There go the judge

Being a judge in wine competitions does not require a robe — although that would make spillage and errant spitting less egregiously obvious — but it does warrant at least a couple of hats, at least for a journalist.

That’s partly because I’m trying to discover some tasty bottles to recommend, which I did in this blog post at my day job. And I’m aiming to learn how experts (present company not included) assess wines. But mostly, I’m just attempting to do the job I’m assigned: figuring out what wines are medal-worthy. Here’s how that works:

In the International Cold Climate Wine Competition, we were judging juice made from grapes that could withstand the winters in Minnesota, Vermont, northern Ohio, Canada, etc.

There were seven teams with three arbiters apiece, usually from different fields (media, merchants, restaurant folks, winemakers, etc.). I was teamed with a winemaker from Illinois and a local wholesale rep. Our palates differed fairly often, and when they varied wildly, I was usually the outlier, loving something they hated or vice versa.

One factor that took some getting used to was that the winemaker was putting tremendous weight on what’s called tipicity. We were told only what grape(s) were being used and the residual sugar content. He was very familiar with what these varieties tend to taste like, and had a strong notion of what they should taste like.

I was judging more or less in a vacuum, trying to approach the wines as a consumer who happens to be a professional (of sorts). My medal ratings basically work like this: a bronze is a wine I find quaffable; a silver is a wine I feel comfortable recommending, and a gold is a Wine of the Week-caliber offering.

At first, this inter-panel dichotomy was discomfiting, but eventually I decided that it was overall a good thing, at least from the competition’s standpoint. And we actually had a melding of the minds when one of the white wines smelled and tasted exactly like a New Zealand sauvignon blanc, cat-pee elements included. No medal there.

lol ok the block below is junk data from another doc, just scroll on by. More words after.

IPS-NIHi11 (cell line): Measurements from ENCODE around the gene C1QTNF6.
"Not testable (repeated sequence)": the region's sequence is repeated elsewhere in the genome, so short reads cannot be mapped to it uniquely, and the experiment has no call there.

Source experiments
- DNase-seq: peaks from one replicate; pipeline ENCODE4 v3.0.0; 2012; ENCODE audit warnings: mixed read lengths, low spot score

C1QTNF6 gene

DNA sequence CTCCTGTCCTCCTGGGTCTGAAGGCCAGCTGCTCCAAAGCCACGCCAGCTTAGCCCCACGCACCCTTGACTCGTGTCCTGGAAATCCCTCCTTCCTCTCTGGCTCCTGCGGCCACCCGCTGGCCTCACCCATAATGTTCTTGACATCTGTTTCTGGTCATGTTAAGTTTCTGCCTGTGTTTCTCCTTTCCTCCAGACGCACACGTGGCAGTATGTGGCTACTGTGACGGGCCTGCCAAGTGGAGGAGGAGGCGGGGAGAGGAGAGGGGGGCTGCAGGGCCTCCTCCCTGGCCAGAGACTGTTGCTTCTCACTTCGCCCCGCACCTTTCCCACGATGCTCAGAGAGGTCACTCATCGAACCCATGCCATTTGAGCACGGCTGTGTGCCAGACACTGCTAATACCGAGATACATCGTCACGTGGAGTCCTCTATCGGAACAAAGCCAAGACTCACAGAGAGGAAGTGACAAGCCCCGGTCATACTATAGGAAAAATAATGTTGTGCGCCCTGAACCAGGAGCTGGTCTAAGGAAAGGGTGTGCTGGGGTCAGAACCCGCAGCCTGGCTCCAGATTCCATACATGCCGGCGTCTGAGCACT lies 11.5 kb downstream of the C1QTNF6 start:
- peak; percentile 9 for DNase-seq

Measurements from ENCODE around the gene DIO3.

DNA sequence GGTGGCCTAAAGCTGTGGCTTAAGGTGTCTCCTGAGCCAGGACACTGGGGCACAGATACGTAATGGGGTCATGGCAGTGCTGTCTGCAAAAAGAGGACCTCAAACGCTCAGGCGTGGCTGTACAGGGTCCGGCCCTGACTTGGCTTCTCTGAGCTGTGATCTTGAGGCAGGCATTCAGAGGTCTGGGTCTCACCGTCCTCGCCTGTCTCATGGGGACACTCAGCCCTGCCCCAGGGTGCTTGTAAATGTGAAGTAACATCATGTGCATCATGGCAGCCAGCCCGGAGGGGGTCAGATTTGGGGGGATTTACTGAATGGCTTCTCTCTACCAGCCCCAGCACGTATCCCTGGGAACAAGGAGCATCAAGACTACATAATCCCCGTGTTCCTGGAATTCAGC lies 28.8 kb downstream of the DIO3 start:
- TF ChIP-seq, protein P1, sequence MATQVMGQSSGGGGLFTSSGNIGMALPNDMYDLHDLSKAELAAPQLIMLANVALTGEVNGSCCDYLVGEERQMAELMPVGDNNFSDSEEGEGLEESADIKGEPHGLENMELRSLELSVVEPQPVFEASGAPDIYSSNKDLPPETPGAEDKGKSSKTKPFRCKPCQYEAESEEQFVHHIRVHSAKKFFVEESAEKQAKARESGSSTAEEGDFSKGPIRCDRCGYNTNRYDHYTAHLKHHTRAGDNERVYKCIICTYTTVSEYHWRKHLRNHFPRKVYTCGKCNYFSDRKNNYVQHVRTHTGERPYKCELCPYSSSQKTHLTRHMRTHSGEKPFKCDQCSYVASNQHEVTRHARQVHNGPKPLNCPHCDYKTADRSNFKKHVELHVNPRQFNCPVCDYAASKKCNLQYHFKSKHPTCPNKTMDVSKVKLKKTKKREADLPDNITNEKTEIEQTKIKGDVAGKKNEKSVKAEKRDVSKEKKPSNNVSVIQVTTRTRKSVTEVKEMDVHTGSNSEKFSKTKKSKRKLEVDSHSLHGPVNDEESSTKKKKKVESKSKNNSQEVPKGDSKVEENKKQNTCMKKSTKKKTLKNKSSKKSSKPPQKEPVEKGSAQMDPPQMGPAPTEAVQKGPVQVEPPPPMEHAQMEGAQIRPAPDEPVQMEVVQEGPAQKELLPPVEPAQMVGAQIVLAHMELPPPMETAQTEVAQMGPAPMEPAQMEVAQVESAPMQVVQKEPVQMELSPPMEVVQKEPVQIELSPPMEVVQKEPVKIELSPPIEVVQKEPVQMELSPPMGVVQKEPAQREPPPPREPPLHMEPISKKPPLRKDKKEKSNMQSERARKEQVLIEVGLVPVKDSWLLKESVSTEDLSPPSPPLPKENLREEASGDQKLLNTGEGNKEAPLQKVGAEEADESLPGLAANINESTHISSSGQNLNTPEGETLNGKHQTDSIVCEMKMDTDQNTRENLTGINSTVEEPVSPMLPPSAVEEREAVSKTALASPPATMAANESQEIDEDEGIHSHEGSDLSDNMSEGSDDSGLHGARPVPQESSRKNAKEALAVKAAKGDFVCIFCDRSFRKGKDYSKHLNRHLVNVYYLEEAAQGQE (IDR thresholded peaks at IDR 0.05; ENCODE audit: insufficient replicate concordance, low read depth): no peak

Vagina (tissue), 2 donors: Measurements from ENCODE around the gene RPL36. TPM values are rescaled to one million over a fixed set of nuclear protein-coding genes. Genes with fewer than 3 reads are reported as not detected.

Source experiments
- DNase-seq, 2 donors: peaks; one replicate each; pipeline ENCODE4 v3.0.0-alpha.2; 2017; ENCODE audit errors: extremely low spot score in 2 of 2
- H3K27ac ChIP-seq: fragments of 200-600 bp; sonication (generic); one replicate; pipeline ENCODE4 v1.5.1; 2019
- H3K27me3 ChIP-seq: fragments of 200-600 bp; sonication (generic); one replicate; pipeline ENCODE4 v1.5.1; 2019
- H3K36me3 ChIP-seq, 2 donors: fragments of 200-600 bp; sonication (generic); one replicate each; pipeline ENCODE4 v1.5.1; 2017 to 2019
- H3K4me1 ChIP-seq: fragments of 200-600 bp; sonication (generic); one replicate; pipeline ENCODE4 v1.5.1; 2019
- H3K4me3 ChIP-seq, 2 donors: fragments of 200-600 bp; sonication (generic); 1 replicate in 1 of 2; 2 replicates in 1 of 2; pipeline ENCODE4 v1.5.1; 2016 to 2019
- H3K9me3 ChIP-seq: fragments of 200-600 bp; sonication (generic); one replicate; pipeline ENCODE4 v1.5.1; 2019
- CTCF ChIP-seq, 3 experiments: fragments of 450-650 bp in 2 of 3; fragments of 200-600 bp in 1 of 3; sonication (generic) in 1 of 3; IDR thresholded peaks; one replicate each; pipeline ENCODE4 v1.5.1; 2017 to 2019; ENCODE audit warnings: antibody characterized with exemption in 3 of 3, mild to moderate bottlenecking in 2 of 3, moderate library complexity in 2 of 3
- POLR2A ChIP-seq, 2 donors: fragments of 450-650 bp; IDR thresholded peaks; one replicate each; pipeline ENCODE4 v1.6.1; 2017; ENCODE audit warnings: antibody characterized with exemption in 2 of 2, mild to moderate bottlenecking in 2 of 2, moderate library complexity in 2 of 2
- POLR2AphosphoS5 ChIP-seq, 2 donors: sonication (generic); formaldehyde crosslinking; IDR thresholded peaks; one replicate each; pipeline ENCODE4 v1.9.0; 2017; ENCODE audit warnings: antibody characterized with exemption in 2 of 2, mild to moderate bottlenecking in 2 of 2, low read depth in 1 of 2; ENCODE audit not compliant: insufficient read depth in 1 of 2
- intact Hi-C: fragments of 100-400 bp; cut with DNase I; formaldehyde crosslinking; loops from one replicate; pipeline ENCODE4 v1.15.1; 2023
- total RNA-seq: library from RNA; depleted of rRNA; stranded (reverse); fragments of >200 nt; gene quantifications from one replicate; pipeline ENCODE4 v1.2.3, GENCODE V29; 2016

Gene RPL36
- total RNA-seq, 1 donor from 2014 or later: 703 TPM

But that brings up another hurdle I face when assessing wines. There are certain styles that I don’t particularly care for: uber-creamy chardonnays, overly oaked malbecs and merlots, and the aforementioned sauv blancs. But I have to set my personal tastes aside, especially in my newspaper job, because a good bit of the audience loves those types of wines. So I feel comfortable in that venue recommending wines that are really good exemplars of that style.

Back to the competition: There’s a 20-point scale, and it’s not broken down the way I would. First off, there’s 2 points for appearance; cloudiness used to be a sign of problems with a wine, but last year I had a Wind Gap Trousseau Gris and Pinot Gris from both Wind Gap and Salinia that were absolutely delicious, so I’m not sure that should be part of the equation.

Then there’s the actual consumption process breakdown: 6 points each for aroma and flavor and 3 for finish. Sorry, but the taste/texture/balance thing is worth more than half the appraisal in any wine experience, and even if you add in this contest’s final 3 points for “overall assessment,” it doesn’t get to the halfway mark.

I absolutely love smelling wines, and crave those almost spiritual experiences where I could simply sniff away and be camped out on Happy Lane. But for me the rubber meets the road on the palate, and the finish is at least as important as the aroma.

That’s my two cents 20 points, anyway.

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